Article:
Wednesday, October 31, 2018
Tuesday, October 30, 2018
The U.S. trademark office recently posted a notice concerning the potential for trademark hijacking of pending trademark applications. It is very easy for an unauthorized third party to pose as a trademark applicant or an authorized correspondent and enter non-approved filings in a pending application. As the PTO explains:
Unauthorized changes have been made to a number of active trademark applications and registrations. These changes may be part of a scheme to register the marks of others on third-party “brand registries.” Unauthorized parties have filed forms through our Trademark Electronic Application System (TEAS) to make these changes.
It is interesting to note that the USPTO provides much greater security on the patent side than on the trademark side. When an applicant files a new patent application, the PTO will issue a randomly generated four digit confirmation code to the filer for use with future filings. The lack of the correct four digit code prevents an unauthorized person from making a filing in a pending patent file.
But the PTO does not provide any sort of confirmation code for new trademark filings.
If the PTO uses this type of enhanced security on the patent side, then why won't it use this same type of enhanced security on the trademark side? Why doesn't the PTO give a new trademark filer a similar type of confirmation code for use in subsequent filings to the same pending application? And since the PTO is obviously aware that unauthorized persons are seeking to hijack pending trademark applications, the failure to provide the same type of enhanced security regimen to trademark filers that it gives to patent filers makes little sense.
Monday, October 29, 2018
The U.S. trademark office is vigilant in seeking to reduce fraud in trademark filings--both internal fraud by filers and external fraud by outside parties.
Concerning unauthorized external filings to active trademark applications and registrations, the PTO is watching to prevent unauthorized changes that are tantamount to hijacking. The PTO's watch-dog activity is described in its newly published policy statement.
One form of hijacking pertains to a filing by an unauthorized third party seeking to change the ownership, correspondent or attorney for a pending trademark application. And why would a third party seek to do this? Perhaps to serve as a spring board to registration of the trademark with "brand registries" such as Amazon.
For example, as to Amazon's brand registry service--
Brand Registry gives you more control over Amazon product pages that use your brand name, so customers are more likely to see the correct information associated with your brand
In an effort to counter this attempted hijacking of the PTO's active trademarks files, the PTO watches for what it believes to be unauthorized filings and notifies the current correspondent and lawyer of the recent third party filing.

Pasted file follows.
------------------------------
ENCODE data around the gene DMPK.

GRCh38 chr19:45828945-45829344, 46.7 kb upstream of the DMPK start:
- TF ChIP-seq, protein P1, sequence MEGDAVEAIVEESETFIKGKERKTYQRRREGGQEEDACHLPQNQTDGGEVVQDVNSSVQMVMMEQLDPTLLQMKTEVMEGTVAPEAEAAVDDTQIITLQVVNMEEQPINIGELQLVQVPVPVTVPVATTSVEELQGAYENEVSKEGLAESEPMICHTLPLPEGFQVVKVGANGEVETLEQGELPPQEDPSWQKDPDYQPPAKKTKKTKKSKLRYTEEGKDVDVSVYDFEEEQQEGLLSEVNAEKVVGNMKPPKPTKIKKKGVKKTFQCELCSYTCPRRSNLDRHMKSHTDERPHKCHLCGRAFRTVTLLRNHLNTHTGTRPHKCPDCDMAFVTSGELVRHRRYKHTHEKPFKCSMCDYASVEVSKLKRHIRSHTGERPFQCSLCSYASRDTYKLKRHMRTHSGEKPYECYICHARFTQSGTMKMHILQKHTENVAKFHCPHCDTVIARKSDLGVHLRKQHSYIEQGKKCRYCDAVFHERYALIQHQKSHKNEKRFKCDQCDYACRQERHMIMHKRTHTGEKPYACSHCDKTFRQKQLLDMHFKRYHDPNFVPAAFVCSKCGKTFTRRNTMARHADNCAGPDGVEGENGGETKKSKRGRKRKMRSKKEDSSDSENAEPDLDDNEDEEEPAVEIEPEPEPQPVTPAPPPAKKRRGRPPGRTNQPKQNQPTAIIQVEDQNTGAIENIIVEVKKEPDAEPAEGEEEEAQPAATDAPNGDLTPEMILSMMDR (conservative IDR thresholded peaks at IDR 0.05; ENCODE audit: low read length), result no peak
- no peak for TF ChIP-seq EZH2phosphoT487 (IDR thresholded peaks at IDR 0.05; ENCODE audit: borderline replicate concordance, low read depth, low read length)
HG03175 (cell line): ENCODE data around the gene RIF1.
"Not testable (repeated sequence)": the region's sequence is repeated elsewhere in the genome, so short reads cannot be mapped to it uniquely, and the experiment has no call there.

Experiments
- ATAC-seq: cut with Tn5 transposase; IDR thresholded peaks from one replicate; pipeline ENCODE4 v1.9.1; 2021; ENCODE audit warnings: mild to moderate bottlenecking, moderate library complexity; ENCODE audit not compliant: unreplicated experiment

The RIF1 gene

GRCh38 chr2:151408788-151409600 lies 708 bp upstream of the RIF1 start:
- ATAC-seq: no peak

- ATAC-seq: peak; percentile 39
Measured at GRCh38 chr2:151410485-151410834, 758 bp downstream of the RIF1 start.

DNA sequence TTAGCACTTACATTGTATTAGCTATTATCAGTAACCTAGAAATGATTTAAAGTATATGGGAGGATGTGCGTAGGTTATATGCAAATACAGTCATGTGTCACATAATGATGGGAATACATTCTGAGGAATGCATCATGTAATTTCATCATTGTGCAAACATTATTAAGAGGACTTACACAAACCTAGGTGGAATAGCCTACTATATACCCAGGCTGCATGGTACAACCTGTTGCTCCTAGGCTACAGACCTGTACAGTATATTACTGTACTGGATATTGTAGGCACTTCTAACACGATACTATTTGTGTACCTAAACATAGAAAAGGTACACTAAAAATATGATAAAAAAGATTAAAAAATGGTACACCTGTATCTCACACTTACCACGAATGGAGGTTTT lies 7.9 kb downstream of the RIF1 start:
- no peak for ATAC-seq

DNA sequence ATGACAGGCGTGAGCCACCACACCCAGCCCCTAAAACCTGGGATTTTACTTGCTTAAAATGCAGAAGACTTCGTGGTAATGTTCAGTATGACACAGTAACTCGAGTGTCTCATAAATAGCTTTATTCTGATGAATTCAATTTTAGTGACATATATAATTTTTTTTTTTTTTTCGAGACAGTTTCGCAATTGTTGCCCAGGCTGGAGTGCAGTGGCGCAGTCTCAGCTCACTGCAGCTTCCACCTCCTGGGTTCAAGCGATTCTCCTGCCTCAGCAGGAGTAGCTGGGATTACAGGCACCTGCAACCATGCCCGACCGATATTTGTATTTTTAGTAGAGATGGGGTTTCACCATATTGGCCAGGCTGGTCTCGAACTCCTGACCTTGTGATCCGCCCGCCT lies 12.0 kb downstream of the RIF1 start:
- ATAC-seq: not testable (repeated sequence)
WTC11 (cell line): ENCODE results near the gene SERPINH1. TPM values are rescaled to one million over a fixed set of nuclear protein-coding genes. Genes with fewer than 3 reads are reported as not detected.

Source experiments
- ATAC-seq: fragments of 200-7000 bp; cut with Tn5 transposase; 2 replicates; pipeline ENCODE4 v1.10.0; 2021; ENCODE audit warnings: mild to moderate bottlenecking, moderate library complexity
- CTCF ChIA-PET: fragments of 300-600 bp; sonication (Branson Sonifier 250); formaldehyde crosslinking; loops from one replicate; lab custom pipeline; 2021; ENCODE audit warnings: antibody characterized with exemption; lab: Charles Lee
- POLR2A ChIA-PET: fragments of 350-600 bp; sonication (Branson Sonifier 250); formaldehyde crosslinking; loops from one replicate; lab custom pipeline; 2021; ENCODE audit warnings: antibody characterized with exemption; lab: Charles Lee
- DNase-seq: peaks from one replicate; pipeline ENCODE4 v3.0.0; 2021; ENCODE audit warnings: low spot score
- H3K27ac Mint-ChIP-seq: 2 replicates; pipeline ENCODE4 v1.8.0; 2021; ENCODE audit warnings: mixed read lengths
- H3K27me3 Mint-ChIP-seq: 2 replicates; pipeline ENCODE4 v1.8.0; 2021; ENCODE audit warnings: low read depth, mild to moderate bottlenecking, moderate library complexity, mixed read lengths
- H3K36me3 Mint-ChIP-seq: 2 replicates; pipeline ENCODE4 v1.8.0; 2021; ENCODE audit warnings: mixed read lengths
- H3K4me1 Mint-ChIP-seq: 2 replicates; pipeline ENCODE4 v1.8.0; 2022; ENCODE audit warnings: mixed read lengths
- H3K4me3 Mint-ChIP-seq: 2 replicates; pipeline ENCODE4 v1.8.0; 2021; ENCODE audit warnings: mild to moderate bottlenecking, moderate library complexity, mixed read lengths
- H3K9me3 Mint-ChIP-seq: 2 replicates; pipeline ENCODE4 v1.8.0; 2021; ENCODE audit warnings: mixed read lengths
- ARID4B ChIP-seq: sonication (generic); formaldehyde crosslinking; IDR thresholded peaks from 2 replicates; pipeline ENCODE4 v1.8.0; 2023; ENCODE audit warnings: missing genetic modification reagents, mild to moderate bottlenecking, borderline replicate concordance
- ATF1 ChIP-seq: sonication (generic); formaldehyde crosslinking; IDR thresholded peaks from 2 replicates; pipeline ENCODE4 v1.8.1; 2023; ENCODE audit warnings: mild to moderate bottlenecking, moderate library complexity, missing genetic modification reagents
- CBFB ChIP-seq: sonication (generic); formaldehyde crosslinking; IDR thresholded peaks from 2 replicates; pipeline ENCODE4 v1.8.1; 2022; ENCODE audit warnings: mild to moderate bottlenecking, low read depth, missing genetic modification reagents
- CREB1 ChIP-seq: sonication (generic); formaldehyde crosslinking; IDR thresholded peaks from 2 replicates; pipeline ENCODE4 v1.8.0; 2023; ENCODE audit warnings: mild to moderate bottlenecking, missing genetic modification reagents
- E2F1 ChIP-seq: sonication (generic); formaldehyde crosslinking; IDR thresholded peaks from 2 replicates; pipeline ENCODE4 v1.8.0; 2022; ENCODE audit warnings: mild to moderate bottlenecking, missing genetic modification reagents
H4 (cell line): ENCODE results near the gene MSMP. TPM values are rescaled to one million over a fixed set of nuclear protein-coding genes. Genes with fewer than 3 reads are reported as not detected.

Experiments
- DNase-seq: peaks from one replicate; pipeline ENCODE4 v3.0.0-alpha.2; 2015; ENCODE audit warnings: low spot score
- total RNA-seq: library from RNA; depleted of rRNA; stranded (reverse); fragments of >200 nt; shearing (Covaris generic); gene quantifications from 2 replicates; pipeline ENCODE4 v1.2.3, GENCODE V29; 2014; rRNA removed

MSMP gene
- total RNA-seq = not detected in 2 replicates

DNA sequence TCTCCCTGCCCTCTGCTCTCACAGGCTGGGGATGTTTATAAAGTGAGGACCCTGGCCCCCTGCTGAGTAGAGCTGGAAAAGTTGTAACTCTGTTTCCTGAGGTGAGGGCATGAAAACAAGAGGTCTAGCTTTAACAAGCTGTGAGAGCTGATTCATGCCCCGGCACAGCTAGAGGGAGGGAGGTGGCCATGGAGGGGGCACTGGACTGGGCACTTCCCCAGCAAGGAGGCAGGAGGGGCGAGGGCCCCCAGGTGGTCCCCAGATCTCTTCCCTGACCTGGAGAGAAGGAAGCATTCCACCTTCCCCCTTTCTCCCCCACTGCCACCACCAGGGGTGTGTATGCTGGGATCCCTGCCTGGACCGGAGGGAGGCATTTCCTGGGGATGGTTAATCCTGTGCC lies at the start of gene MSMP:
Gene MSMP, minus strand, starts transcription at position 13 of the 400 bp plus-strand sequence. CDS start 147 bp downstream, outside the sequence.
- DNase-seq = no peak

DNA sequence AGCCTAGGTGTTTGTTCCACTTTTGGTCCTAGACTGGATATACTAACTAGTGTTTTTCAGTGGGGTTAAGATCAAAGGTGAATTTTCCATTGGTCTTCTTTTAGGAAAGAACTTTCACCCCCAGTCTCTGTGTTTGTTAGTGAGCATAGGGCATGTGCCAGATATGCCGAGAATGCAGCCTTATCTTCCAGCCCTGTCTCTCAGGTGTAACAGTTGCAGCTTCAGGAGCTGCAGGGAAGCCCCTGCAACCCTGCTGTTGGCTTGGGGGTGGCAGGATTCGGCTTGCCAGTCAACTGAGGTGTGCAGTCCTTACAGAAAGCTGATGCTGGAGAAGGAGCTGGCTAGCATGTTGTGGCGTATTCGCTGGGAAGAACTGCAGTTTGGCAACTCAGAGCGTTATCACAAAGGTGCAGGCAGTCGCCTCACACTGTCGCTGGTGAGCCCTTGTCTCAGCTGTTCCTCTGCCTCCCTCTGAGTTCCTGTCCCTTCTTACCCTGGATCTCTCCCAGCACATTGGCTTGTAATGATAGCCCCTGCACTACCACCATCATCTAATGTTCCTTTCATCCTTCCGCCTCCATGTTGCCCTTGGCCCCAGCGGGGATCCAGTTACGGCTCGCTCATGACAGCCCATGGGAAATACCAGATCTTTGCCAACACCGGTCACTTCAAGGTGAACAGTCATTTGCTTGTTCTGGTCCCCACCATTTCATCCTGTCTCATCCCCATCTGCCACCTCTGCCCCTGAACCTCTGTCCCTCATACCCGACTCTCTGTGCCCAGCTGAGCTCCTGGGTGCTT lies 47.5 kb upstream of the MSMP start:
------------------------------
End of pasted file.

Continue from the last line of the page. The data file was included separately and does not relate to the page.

The PTO explains--
Unauthorized changes have been made to a number of active trademark applications and registrations. These changes may be part of a scheme to register the marks of others on third-party “brand registries.” Unauthorized parties have filed forms through our Trademark Electronic Application System (TEAS) to make these changes. Although these instances affect a small percentage of total applications and registrations, we want to make sure our customers are aware of the problem as we work to resolve it.
It's a dirty world out there! Be vigilant about protecting your trademark from attempted hijacking schemes.
It has long been held that legislative enactments--statutes--are not protectable by copyright, although non-official statutory annotations created by non-government entities can be copyrightable. Now, the Eleventh Circuit's recent decision has determined that statutory annotations created by a legislature legislative committee is not copyrightable.
In the Eleventh Circuit's October 19, 2018 decision in the Code Revision Commission case, the court states that when the Georgia legislature creates official statutory annotations pursuant to "sovereign power on behalf of the people of Georgia," the annotations "are attributable to the constructive authorship of the People."
"The resulting work is intrinsically public domain material, belonging to the People, and, as such, must be free for publication by all."
Fair Use under the U.S. Copyright Act is nebulous and a playground for expensive litigation. The most recent case in point is the Eleventh Circuit's second remand of Cambridge University Press against the Georgia university system. You will recall that professors at the Georgia university system copied portions of published academic texts and distributed the digital excerpts to students. The publishers sued for copyright infringement. The university system claimed fair use.
The trial court reviewed the four-pronged statutory test for fair use. As to factor three--the amount and substantiality of the portion used in relation to the copyrighted work as a whole--the trial court determined among other things that the professors needed to copy excerpts into the course materials since the cost of the published books was so expensive. Indeed, the marginal cost of distributing digital copies was nil compared to the cost of purchasing a hard copy book.
The Eleventh Circuit's opinion of October 19, 2018 instructs that the cost of the unpaid copyrighted use is not a component of fair use analysis.
This provision of the Act does not direct courts to consider the price of the unpaid use. If it did, then the district court's reasoning could tilt the third factor in favor of fair use even in cases of extensive verbatim copying.
Just because a user of copyrighted work can save money through non-permitted digital copying and distribution does not justify a finding of fair use.